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Why it’s OK to ride yourself into form this spring

7 reasons it's all right to find your fitness in the early season

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Many cyclists use early season group rides to show off the fitness they built on the trainer over the winter. However, it is okay if you aren’t one of those riders and are eyeing the early season to build form for the coming months. With summer riding still a couple of months away you have plenty of time to ride yourself into shape=. Here are seven reasons why it’s okay to ride into form this spring:

1) There is no prize for winning the first group ride of the season

Sure, being fast on the first outdoor ride of the season feels great but the season is long. If you are eyeing a race, a gran fondo or charity ride that is still a couple of months away you’ve got plenty of time to work with. Don’t stress if the first couple rides hurt, you are certainly not alone.

2) If you get dropped, your friends will wait for you

And if they don’t, maybe it’s time to get new riding friends.

3) You will avoid mid-season burnout

Cyclist who come into the spring flying may have trouble keeping their fitness throughout the season. As an amateur or recreational rider, you are best off upping the mileage gradually over the spring months. You’ll be rewarded with fresher legs come summer meaning you’ll be flying past all your friends who peaked for the spring. You’ll also be fittest when you can get the most out of the weather.

4) Your lack of fitness gives you an early season goal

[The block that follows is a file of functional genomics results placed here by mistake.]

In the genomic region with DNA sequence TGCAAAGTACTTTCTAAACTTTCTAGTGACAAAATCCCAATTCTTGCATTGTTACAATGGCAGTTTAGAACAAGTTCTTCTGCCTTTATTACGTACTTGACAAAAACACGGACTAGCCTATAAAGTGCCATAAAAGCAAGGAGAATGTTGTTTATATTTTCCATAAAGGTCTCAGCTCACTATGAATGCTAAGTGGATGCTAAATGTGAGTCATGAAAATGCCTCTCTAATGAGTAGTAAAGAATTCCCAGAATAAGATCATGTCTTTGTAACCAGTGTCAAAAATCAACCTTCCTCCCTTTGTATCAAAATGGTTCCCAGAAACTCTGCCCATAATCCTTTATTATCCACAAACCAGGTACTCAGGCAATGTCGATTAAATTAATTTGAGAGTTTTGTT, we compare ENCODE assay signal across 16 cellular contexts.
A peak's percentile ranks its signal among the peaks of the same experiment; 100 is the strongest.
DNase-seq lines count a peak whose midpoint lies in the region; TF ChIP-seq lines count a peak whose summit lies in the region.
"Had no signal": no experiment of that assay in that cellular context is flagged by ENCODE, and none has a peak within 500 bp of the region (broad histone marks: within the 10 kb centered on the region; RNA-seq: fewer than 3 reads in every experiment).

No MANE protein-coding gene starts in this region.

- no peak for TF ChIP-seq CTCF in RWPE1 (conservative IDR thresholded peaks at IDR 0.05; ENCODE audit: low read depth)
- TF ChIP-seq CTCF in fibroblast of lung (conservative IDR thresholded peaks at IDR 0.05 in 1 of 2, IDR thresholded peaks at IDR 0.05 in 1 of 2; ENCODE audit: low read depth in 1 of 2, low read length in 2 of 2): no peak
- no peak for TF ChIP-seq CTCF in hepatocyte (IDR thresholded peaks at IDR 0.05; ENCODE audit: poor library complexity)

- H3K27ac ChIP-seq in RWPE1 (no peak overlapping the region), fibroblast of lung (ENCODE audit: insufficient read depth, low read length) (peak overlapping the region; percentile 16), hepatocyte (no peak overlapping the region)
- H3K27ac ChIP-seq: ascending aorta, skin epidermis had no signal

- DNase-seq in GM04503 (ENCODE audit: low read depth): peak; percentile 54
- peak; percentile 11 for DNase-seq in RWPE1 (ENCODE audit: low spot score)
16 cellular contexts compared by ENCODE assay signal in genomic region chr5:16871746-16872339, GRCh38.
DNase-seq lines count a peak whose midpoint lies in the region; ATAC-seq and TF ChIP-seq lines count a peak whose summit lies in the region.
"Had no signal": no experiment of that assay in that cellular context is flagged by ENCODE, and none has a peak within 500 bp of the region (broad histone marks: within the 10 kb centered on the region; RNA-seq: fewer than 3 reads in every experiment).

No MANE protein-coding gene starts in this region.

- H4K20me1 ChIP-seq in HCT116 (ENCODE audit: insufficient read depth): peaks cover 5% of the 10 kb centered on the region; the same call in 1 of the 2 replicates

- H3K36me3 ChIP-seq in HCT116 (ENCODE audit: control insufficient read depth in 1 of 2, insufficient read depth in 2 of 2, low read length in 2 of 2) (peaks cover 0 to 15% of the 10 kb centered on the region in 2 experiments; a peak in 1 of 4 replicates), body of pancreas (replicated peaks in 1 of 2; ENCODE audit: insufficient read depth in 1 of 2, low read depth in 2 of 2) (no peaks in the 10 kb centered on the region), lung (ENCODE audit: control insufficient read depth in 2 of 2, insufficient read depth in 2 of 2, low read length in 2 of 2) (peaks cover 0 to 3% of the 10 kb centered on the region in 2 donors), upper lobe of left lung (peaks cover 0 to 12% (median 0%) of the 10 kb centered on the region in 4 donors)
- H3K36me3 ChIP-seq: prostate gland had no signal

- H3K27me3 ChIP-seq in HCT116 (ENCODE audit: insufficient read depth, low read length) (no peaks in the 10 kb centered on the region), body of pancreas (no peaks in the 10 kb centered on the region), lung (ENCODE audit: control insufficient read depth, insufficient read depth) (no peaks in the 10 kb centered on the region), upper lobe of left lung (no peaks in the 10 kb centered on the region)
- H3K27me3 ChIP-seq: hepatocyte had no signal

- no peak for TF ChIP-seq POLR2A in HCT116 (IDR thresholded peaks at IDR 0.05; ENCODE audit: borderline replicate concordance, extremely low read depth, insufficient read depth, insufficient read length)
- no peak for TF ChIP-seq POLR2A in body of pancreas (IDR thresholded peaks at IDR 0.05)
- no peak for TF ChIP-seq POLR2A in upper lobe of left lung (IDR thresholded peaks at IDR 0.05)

Knowing you have some catching up to do will get you out to ride. Extra motivation is sometimes needed when the weather is not perfect and you need to pull out the layers. It takes the right gear to protect yourself from the elements on spring rides but the investment is surely worth it when your driven to ride yourself into shape.

5) Being slow is one more excuse to go for that bike upgrade you were eyeing all winter

My Bike_Pinarello_E-Tap-13
All your riding friends will talk about is your new bike allowing your lack of fitness to go entirely unnoticed. A new rig will also get you excited to get out early in the season for rides. A new bike is also a sure way to make you faster, maybe.

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6) You should be riding base miles anyway

Spring is the time to build endurance so when you start riding harder later in the season you’ve got better fitness to build off of. Longer steady rides are the way to do this and you don’t need to be in tip-top shape to hold a nice steady pace.

7) Your winter weight gain will be masked by layers

A mountain biker riding through a trail.

Spring riding is often chilly and wet so you’ll be decked out in more gear. What better time to bring up your mileage and start shedding that extra winter weight. You’ve got no knife edged tans to show off either so you can keep your legs hairy a couple more weeks.

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